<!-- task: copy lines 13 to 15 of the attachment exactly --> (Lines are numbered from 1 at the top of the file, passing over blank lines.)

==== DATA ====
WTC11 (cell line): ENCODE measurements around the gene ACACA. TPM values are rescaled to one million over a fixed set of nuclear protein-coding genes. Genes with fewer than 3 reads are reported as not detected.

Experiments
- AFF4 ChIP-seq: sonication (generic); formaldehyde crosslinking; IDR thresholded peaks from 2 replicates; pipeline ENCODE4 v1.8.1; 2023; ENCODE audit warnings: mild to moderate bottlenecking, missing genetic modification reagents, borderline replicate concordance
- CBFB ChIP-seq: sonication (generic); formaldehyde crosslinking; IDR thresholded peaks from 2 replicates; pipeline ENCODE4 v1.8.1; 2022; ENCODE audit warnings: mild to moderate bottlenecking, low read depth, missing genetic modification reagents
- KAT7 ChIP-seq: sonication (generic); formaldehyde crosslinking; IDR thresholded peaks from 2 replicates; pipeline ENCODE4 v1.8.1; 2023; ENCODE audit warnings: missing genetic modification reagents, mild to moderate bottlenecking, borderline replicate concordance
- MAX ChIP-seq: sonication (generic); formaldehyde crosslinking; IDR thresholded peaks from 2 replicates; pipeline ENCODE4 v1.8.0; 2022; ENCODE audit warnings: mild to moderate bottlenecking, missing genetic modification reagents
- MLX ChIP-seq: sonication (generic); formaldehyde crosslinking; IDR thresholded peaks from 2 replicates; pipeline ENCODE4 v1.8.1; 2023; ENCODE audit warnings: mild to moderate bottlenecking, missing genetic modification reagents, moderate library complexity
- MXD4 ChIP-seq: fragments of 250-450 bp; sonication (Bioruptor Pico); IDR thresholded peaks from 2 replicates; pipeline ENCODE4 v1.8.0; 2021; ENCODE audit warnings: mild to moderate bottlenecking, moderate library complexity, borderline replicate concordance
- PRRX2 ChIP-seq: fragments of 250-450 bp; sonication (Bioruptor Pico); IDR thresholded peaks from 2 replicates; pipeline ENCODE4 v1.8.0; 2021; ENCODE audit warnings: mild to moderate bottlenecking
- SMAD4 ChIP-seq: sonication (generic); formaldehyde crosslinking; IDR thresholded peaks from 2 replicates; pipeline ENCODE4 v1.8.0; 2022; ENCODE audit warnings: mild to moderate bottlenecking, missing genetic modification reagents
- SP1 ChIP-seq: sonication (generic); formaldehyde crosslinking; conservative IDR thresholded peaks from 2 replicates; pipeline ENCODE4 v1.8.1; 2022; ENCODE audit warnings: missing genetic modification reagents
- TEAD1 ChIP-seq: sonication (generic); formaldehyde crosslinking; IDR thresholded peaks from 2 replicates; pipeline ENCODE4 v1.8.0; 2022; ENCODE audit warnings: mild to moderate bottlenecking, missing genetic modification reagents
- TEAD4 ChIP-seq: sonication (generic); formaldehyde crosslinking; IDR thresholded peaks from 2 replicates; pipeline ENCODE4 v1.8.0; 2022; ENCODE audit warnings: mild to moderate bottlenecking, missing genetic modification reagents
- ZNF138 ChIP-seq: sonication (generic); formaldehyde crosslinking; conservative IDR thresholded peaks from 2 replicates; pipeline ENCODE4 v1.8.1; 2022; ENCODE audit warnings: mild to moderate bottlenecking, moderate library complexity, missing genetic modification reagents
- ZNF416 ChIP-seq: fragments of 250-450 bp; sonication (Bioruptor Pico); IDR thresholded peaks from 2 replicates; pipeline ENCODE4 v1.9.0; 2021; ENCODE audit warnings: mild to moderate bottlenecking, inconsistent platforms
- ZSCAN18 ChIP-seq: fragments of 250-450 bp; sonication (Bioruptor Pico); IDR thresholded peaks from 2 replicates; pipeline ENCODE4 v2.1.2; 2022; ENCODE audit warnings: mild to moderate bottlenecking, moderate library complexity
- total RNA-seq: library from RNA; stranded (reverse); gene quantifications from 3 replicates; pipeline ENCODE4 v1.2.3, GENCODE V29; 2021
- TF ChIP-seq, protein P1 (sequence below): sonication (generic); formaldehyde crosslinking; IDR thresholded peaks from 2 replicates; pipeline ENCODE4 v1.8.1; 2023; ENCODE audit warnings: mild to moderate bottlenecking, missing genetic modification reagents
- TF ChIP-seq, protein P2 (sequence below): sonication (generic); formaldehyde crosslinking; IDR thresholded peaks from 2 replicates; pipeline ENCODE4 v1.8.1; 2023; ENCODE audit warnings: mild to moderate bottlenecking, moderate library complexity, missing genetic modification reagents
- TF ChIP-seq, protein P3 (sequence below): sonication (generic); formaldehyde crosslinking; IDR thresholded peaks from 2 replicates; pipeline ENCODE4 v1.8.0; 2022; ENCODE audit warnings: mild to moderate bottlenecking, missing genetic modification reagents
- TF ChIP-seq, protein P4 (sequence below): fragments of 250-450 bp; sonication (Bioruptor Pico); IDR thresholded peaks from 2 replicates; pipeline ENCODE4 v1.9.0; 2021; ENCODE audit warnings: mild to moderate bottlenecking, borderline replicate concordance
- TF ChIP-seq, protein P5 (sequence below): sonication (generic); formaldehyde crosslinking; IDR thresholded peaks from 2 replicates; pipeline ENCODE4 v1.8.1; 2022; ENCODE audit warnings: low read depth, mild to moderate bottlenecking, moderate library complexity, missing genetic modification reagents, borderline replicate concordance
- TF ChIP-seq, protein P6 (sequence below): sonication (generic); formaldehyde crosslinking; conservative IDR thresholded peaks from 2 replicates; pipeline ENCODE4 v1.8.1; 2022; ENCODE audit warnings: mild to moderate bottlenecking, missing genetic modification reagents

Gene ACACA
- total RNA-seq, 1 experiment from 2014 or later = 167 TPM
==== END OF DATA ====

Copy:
- TEAD4 ChIP-seq: sonication (generic); formaldehyde crosslinking; IDR thresholded peaks from 2 replicates; pipeline ENCODE4 v1.8.0; 2022; ENCODE audit warnings: mild to moderate bottlenecking, missing genetic modification reagents
- ZNF138 ChIP-seq: sonication (generic); formaldehyde crosslinking; conservative IDR thresholded peaks from 2 replicates; pipeline ENCODE4 v1.8.1; 2022; ENCODE audit warnings: mild to moderate bottlenecking, moderate library complexity, missing genetic modification reagents
- ZNF416 ChIP-seq: fragments of 250-450 bp; sonication (Bioruptor Pico); IDR thresholded peaks from 2 replicates; pipeline ENCODE4 v1.9.0; 2021; ENCODE audit warnings: mild to moderate bottlenecking, inconsistent platforms